A Berkeley professor once shared with me her impression about D.C. She was invited over to the capital as an Asia expert, where she and professors from other universities were given a tour of the State Department, where they met with some government officials responsible for drafting international policies. At the end of the tour, the officials asked the professors if they had any questions about D.C. “The only question I had in mind,” my professor said to me, “’was are things here more like what we see in The West Wings or House of Cards?’” She did not say that out loud, of course.
I used to share this cynicism towards bureaucracy as well, and so did many of my friends at Berkeley. When I told them I was going to D.C. for a semester, they joked: “Oh, you’d better get some nice pant suits before you leave. Sweatpants and hoodies just won’t work there.” They are probably right. Berkeley (and to some extent, the entire San Francisco Bay Area) is its own universe. Although technology and entrepreneurship have become more and more dominant on the Berkeley campus, many of us still managed to remain unaffected. My academic footprint at Berkeley, for example, is pretty much confined to Dwinelle Hall and Barrows Hall, where the History and Political Science faculty give instructions and hold office hours. I do admire the professors and my fellow classmates of humanity and social sciences, who lead a very simple life and seem very into it. They do not seem to care much about politics. They do research because they love the topic itself. And many of them do not seem to care whether their research can make an impact on the real world or not. At least in History and Political Science departments, I saw minimal linkage between academia, industry and government.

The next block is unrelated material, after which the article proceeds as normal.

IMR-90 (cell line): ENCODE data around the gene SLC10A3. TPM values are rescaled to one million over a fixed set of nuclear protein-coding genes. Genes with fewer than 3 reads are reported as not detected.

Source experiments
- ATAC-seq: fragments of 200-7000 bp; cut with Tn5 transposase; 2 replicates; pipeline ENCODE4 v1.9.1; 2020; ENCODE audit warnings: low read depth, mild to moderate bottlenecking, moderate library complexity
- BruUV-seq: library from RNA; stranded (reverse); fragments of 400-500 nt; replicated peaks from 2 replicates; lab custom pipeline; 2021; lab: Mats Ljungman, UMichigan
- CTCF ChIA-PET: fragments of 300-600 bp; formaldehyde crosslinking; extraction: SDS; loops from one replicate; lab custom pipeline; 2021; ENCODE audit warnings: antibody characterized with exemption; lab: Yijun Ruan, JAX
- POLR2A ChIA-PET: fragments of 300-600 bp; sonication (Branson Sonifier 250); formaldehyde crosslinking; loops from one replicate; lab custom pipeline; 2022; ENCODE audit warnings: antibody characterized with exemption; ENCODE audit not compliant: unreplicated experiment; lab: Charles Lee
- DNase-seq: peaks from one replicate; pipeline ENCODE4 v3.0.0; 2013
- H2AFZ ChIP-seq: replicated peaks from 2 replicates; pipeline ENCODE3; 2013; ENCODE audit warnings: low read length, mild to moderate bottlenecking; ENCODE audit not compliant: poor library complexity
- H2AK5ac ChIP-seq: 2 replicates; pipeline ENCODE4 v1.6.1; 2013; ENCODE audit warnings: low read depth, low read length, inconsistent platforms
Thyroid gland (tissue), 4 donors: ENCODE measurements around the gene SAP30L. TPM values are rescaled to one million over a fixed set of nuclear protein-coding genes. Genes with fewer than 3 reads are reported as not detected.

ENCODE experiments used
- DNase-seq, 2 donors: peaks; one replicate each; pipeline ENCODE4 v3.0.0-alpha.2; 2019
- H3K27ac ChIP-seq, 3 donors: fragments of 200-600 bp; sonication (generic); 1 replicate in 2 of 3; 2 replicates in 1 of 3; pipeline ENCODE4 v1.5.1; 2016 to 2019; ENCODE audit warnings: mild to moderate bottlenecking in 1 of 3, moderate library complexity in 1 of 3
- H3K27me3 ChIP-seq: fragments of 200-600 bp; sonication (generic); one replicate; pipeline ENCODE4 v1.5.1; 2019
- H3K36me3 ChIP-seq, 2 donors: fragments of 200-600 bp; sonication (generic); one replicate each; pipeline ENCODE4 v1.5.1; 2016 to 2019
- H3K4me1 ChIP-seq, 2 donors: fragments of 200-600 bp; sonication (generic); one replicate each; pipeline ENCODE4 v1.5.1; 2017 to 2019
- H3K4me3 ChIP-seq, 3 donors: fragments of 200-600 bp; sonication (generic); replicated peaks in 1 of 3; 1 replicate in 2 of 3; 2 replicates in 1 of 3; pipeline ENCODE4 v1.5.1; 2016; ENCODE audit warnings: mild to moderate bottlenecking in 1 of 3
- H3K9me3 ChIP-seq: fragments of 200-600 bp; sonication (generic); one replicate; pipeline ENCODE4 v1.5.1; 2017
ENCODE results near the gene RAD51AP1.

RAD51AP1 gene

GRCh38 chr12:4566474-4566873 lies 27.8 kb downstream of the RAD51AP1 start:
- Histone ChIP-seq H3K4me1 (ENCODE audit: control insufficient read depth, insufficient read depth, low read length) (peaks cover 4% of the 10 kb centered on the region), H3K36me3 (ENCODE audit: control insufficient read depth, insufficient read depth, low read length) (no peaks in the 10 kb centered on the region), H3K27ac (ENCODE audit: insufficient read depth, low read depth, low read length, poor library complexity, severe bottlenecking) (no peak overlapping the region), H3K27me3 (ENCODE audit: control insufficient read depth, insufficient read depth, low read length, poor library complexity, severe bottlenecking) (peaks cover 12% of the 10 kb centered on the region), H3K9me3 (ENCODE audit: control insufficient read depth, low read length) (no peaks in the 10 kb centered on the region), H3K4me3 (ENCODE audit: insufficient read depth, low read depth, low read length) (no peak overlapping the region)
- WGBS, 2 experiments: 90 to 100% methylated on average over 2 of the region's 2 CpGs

Well, D.C. is way different. On the TV in the lobby of the UCDC center, CNN is on 24/7. Yesterday I was meeting with a friend at a café near Georgetown University, the radio in that café was set to NPR. People here seem way more nationalistic than the people I met in Berkeley: I saw at least seven national flags flying in Georgetown and its neighboring communities. The city --- at least, the northwestern half of the city where the state departments, lobby firms and think tanks are located --- is defined by politics. To some extent, DC reminds me of my hometown Beijing where the cab drivers can update you with the newest personnel changes within the top leadership of China as well as the details of the APEC Conference.
As I am only in my second week at the DC program, I reserve further judgments I have for the city. Soon I will start my internship at the Wilson Center. I am quite curious to see the differences and similarities of doing research in a think tank versus that in an “ivory tower”. Hopefully, by the time I leave Washington in April, I will have a lot more to say about this legendary city.
Here it begins.